As winter is coming I was surprised to see a new mooring close by to my own. When I say "close by" it was too close for Sadaf's comfort. The new warp and the boat would have intruded into the area of Sadaf's swing. As Sadaf's keels are shallow she would have lifted first with the tide and slammed right into the stern of the new boat. I had asked in the village if the new owner could move the mooring away from my own, and as it was in my line of getting away from the mooring, could be positioned quite far away. Nothing happened. So today with some very kind help from Jerry, we dug up the new mooring and positioned it some distance up-tide, still in line with my boat (so not loosing any depth) but far enough away so the boat's stern does not leave a nasty dent in my hull. I will eventually move my boat further up-tide away from the harbour and away from our new visitor, but for now I can be at peace that I will still have a boat to go to. I am playing with the idea of sailing in the winter, Jerry also gave me 3 sails which are a lot lighter and smaller than my present ones. It is much easier to reef and easier to handle, so I might chance a winter's season, as I have done so little sailing this summer...what summer eh?

Tuesday, June 12, 2012

Galician and Border Fingering - Cross Fertalization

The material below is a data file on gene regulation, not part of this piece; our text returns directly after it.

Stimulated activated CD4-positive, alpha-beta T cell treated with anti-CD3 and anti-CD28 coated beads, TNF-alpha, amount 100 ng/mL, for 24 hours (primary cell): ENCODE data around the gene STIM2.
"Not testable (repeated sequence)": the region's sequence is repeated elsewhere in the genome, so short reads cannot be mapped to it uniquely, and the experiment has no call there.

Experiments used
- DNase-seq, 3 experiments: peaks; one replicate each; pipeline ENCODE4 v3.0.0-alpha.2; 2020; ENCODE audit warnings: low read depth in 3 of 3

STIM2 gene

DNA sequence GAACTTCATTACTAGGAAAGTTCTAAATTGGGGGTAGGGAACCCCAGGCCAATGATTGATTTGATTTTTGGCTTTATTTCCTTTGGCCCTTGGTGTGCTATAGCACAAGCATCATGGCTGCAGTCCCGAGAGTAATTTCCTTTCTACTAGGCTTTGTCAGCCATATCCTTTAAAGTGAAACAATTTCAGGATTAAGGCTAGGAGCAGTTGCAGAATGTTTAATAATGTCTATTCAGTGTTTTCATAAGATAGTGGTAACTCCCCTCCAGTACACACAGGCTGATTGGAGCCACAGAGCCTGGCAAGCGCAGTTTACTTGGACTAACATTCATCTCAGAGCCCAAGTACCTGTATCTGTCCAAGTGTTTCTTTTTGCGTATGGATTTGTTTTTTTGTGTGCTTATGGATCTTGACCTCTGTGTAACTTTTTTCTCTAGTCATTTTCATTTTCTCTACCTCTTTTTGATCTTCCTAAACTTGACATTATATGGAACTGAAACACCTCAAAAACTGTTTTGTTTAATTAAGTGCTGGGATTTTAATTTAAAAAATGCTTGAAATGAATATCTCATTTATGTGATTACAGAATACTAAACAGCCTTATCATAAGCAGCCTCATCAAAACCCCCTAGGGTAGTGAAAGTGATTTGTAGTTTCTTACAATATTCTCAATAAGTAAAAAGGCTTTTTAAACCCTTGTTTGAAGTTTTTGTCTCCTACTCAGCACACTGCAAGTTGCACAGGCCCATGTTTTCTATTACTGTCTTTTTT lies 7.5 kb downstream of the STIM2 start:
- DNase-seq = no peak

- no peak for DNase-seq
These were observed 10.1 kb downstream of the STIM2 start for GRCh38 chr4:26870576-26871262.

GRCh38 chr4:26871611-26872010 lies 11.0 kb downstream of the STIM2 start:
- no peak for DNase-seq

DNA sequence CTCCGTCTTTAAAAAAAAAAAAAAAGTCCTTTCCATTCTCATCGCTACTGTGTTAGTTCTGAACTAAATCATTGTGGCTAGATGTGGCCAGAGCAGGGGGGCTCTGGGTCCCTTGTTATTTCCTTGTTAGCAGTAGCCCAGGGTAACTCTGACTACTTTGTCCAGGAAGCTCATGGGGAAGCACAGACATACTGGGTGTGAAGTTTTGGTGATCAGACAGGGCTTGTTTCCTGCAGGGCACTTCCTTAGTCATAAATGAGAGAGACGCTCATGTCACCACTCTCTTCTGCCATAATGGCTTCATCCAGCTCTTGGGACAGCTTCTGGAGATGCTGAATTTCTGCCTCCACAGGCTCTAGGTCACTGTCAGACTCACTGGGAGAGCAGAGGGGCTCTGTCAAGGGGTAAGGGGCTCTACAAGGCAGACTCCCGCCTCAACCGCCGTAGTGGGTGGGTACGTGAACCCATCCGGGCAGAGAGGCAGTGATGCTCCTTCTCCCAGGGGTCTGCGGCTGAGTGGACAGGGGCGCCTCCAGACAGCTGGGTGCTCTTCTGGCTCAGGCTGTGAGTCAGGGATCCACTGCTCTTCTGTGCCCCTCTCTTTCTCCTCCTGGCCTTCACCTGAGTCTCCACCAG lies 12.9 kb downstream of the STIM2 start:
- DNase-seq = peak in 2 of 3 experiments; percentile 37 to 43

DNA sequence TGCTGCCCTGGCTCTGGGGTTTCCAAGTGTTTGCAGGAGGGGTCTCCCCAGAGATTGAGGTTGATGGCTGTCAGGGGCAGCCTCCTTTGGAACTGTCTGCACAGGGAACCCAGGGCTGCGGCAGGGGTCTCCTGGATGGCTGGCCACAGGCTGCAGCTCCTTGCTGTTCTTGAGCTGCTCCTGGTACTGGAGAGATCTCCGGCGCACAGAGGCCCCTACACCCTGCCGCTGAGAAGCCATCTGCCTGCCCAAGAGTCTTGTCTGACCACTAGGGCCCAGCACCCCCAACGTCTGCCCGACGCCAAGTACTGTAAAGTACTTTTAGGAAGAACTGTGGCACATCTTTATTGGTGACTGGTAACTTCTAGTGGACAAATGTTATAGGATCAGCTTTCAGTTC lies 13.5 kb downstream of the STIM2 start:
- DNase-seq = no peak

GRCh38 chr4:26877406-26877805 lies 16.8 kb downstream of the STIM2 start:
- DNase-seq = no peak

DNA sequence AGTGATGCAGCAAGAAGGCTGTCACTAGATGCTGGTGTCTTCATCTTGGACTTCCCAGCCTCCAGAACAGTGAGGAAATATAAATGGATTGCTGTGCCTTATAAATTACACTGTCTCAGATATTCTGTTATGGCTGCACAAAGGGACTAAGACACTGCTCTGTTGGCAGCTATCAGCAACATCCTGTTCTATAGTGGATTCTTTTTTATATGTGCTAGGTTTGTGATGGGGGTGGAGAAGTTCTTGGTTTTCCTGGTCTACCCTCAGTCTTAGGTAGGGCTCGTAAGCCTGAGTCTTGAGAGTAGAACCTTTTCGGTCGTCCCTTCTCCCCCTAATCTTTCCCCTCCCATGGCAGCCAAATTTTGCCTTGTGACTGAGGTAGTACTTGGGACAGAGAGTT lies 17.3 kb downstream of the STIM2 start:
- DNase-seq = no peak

Often when we learn an instrument we learn 'patterns' for our fingers to use on the instrument, this is an aid to learning an instrument and memorizing tunes. We become accustomed to these patterns and form them into a 'tradition' which develops into a certain regional or national style. But, what is important is the 'sound' to play the melodies as they should sound and achieving the sound should be more important over technique.

Finger Chart for the Highland, Scottish Small-pipes, & Border Bagpipes
I have deviated from the normal 'tradition' on the Border pipes, I am adopting a different tradition of fingering the chanter. This mainly concerns the top A note which is fingered traditionally with the bottom hand oxxx and with the top hand xoo o (oxxx xoo o) this is a Highland bagpipe style, which in my opinion is a different style of music to the Lowland piping tradition.